We're the dead daughters wailing for the end of the world.

The Chorus ‘exits’ - becomes the Museum Visitor looking at her hunched pose.

The Wild West frontier cowboys I fought won no honour in Rome. Suetonius was recalled for excessive bloodlust – quite a feat on the front line of empire but he never quite made the distinction between ruling people and killing them.

King Caractacus asked in Rome
Why, with all its glory, it needed our humble huts?
They tried to make me a footnote too on that long Roman march.
But they could not find me, bury me
chain me,
Drag my defeat through the streets of Rome…

(Boudicca makes the statues described)

Which is why I can be
Your white goddess walking between Celtic daughters in Cardiff,

Why I can ride your moving, oak-gracious
There-and-not-there at the heart of Government,
Iron coach to nowhere the Victorians invented for me in Whitehall,
The details all wrong, the spirit spot on:
The mother of Britain giving the mother of battles
to the frontier cowboys of Nero.

Why I must have a statue in Icenia
Or have as little honour in my own country
As Suetonius and Decianus got in Rome!

I have waited nearly two thousand years.
The sands of my patience have run out.
If I do not have such honour now,
I will pursue you like a fury
Unable to rest, forgive or forget.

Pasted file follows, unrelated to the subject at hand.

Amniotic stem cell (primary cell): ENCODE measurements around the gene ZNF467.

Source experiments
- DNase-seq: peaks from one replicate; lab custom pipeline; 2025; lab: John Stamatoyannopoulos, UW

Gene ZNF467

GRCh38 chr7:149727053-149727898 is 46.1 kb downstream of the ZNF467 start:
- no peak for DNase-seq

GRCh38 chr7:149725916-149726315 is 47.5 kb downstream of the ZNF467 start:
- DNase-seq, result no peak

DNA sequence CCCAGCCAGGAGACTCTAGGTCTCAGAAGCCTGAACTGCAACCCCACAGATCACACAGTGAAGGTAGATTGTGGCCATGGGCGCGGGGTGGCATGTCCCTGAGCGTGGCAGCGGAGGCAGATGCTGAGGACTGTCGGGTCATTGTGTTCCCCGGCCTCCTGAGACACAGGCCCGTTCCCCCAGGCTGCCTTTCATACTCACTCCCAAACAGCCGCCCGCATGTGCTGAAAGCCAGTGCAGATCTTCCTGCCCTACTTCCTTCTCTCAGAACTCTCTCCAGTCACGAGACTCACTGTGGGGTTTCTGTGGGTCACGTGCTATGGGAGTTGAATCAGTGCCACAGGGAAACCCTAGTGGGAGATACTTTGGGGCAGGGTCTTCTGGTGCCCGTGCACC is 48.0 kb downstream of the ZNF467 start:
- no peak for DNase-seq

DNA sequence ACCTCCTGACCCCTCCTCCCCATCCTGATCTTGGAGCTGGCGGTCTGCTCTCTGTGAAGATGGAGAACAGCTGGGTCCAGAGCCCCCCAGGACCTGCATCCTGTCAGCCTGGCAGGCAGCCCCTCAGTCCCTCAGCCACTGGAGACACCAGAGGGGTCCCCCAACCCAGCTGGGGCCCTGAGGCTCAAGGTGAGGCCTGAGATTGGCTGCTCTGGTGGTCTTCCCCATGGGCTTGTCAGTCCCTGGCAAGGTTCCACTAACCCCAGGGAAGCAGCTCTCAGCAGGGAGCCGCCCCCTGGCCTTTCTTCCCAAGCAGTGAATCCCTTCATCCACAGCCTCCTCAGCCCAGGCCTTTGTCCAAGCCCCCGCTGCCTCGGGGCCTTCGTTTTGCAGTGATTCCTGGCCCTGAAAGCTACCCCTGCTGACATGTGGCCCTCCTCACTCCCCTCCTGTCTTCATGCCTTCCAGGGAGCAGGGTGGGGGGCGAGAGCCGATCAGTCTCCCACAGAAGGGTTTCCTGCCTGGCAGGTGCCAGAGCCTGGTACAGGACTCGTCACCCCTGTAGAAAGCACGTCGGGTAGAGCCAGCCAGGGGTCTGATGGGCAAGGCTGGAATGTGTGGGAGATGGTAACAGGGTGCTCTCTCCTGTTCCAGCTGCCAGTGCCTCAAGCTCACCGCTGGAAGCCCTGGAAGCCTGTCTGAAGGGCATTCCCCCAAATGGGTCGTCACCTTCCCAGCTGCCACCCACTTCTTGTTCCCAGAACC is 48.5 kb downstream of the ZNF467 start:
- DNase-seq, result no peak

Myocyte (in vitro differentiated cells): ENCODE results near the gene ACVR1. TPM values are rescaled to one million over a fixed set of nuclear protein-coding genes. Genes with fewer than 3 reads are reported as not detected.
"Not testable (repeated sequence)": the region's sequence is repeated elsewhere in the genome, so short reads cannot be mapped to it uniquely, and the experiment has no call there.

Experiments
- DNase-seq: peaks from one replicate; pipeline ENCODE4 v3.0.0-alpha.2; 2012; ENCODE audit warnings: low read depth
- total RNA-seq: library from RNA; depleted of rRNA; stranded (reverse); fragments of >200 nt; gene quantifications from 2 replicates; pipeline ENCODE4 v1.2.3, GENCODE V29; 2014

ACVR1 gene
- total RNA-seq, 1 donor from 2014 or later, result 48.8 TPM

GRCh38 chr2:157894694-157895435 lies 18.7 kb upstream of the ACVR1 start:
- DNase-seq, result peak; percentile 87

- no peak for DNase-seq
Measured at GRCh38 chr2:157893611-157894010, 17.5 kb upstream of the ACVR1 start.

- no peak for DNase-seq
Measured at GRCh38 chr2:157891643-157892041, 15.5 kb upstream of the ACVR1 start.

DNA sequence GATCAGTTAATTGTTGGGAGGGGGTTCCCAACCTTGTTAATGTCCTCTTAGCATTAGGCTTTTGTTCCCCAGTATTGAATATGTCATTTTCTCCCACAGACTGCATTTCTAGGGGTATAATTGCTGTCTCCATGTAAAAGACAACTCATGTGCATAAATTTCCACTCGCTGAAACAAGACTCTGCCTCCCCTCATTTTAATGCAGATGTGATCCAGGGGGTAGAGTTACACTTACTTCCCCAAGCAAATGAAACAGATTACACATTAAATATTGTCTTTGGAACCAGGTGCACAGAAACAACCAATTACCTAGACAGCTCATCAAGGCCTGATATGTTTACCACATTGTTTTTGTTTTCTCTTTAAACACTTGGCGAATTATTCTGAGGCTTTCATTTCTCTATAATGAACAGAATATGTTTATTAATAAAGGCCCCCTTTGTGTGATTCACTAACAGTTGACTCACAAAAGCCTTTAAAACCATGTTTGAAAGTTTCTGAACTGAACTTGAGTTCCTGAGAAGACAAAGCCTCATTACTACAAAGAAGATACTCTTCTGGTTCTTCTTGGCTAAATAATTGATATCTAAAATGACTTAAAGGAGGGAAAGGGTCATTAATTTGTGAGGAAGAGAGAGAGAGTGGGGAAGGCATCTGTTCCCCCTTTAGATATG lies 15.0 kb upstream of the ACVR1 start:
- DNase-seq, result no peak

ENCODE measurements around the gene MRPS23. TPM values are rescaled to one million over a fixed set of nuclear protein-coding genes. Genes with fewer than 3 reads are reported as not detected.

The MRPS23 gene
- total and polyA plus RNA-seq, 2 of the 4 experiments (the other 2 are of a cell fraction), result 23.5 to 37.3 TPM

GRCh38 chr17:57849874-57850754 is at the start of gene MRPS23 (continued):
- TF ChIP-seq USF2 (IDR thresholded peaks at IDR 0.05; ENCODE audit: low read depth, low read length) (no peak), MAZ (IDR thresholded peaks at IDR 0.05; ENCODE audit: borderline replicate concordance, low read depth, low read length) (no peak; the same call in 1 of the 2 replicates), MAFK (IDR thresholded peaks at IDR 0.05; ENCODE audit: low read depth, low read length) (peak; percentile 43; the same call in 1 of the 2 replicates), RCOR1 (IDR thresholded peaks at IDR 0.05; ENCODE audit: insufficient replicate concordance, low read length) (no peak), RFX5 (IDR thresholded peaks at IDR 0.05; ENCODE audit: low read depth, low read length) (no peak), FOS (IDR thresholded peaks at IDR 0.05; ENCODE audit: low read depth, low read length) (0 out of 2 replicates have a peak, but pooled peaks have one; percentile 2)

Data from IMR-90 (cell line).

I will infect this holy country
With diffidence and faithlessness.
I will make your Felicity a Dolores,
Your Fidelity a Jezebel,
Your Victoria a victim.
I will make Joyce and Vicky’s Britain-Dreaming
A Little England without the sky in its veins.
I will sink your lowlands into the ocean,
Bleach your soil with chemicals and salts
And empty your homes of children.
I will cause them to be invaded
By holiday tribes from Colchester and St Albans.
I will make your beaches a London on sea.
I will uproot your sea henges.
(with the toga)
I will teach my twisted speech
To the young believers.
I will train your blue eyed men
To be holiday homers.
I will turn your farms into museums,
Your stock and ploughshares
Into stocks and shares.
I will make your children believe that all Romans were like Nero
And that none of my daughters stood against them.
That to do so is unbalanced, unfeminine,
A pungent scorch on pure white linen.
My fevers and fumes will haunt you forever.

Chorus: What must we do to stop these horrors?

Boudicca: Honour me here, at the heart of Icenia,
In the heart of my people.
Put my story on the national curriculum.
Make me a statue.

(making the statues described)

The maddened mother making a chariot stand
on the stolen innocence of her children.

The matriarch martyr dying for her people.

The great British rebel with a cause.

A Norfolk hero-tale, a wild, turning North Sea tide,

The woman


down .

(pause. Enter Vicky into the museum. She looks at the statue)


Let Norfolk schoolgirls sing my song
Of the unsung hero-mother.


Vicky Briton:

Boudicca got a lot of Romans
Hanging out in the Styx;
The Woad Goddess goes to school
Where they teach her how to be nix.

She’s the Mother of Britain’s
Biblical kicks
Against the odds,
Against the pricks.

She’s the crazy moon
In a gurly whirl
The finest hour